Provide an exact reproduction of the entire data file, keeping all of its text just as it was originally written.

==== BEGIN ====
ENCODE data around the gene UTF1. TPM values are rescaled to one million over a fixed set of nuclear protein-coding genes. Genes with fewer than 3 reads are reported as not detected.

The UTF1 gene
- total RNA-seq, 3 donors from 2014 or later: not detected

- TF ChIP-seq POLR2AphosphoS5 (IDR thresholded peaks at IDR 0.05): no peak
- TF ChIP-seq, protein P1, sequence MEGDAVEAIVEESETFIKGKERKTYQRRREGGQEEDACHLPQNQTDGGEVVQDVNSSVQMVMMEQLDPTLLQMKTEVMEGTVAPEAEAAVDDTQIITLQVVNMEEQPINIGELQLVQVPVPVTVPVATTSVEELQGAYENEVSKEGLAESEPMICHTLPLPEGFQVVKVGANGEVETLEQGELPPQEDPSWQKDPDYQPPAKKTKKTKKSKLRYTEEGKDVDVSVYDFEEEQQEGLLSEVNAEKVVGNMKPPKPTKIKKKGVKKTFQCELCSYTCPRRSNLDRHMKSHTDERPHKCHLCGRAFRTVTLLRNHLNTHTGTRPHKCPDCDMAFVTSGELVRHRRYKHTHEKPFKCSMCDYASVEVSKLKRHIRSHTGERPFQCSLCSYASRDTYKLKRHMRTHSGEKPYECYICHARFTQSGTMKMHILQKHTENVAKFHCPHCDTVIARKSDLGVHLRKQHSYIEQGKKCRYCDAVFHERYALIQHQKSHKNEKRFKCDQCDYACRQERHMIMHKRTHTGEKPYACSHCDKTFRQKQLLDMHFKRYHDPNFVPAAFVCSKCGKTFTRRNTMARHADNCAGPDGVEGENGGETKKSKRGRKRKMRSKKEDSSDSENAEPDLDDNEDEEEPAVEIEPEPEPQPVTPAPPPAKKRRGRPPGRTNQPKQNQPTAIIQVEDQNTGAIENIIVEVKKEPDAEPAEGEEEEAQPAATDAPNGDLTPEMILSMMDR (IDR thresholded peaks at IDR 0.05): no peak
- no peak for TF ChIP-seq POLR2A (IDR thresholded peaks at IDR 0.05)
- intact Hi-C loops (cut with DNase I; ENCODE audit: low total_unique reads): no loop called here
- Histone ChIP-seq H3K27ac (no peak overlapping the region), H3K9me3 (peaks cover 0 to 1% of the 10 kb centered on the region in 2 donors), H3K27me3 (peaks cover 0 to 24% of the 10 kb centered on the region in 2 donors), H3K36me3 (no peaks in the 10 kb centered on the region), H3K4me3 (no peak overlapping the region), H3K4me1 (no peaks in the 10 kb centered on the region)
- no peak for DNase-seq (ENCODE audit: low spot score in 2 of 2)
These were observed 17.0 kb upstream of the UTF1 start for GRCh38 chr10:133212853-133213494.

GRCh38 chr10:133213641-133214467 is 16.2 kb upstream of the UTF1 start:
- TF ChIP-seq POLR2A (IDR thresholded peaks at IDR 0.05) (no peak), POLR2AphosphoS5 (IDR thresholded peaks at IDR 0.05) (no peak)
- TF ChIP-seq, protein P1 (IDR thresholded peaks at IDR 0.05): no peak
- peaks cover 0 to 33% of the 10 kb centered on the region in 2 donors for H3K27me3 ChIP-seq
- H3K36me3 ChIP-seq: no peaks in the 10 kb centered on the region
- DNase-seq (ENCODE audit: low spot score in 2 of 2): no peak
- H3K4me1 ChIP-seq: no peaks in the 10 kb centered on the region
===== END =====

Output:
ENCODE data around the gene UTF1. TPM values are rescaled to one million over a fixed set of nuclear protein-coding genes. Genes with fewer than 3 reads are reported as not detected.

The UTF1 gene
- total RNA-seq, 3 donors from 2014 or later: not detected

- TF ChIP-seq POLR2AphosphoS5 (IDR thresholded peaks at IDR 0.05): no peak
- TF ChIP-seq, protein P1, sequence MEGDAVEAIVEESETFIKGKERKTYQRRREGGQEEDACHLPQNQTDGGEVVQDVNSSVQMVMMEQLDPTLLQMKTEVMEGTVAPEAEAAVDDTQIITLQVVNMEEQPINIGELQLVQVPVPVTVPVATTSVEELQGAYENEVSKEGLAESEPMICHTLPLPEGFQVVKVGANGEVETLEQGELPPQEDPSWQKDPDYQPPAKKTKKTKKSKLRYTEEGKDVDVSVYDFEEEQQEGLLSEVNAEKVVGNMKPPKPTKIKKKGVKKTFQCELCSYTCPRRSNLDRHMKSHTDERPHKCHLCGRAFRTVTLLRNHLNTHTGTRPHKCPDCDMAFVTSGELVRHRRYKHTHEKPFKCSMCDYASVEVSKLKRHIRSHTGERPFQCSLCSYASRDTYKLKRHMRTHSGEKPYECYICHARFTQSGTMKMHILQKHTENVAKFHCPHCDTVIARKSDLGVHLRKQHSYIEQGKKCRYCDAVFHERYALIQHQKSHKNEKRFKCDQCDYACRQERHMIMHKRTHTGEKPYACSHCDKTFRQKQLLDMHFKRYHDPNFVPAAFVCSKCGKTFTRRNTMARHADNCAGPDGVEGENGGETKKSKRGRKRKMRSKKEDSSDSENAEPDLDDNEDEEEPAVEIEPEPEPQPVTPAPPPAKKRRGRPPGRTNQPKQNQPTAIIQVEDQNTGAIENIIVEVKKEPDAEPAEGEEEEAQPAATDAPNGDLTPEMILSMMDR (IDR thresholded peaks at IDR 0.05): no peak
- no peak for TF ChIP-seq POLR2A (IDR thresholded peaks at IDR 0.05)
- intact Hi-C loops (cut with DNase I; ENCODE audit: low total_unique reads): no loop called here
- Histone ChIP-seq H3K27ac (no peak overlapping the region), H3K9me3 (peaks cover 0 to 1% of the 10 kb centered on the region in 2 donors), H3K27me3 (peaks cover 0 to 24% of the 10 kb centered on the region in 2 donors), H3K36me3 (no peaks in the 10 kb centered on the region), H3K4me3 (no peak overlapping the region), H3K4me1 (no peaks in the 10 kb centered on the region)
- no peak for DNase-seq (ENCODE audit: low spot score in 2 of 2)
These were observed 17.0 kb upstream of the UTF1 start for GRCh38 chr10:133212853-133213494.

GRCh38 chr10:133213641-133214467 is 16.2 kb upstream of the UTF1 start:
- TF ChIP-seq POLR2A (IDR thresholded peaks at IDR 0.05) (no peak), POLR2AphosphoS5 (IDR thresholded peaks at IDR 0.05) (no peak)
- TF ChIP-seq, protein P1 (IDR thresholded peaks at IDR 0.05): no peak
- peaks cover 0 to 33% of the 10 kb centered on the region in 2 donors for H3K27me3 ChIP-seq
- H3K36me3 ChIP-seq: no peaks in the 10 kb centered on the region
- DNase-seq (ENCODE audit: low spot score in 2 of 2): no peak
- H3K4me1 ChIP-seq: no peaks in the 10 kb centered on the region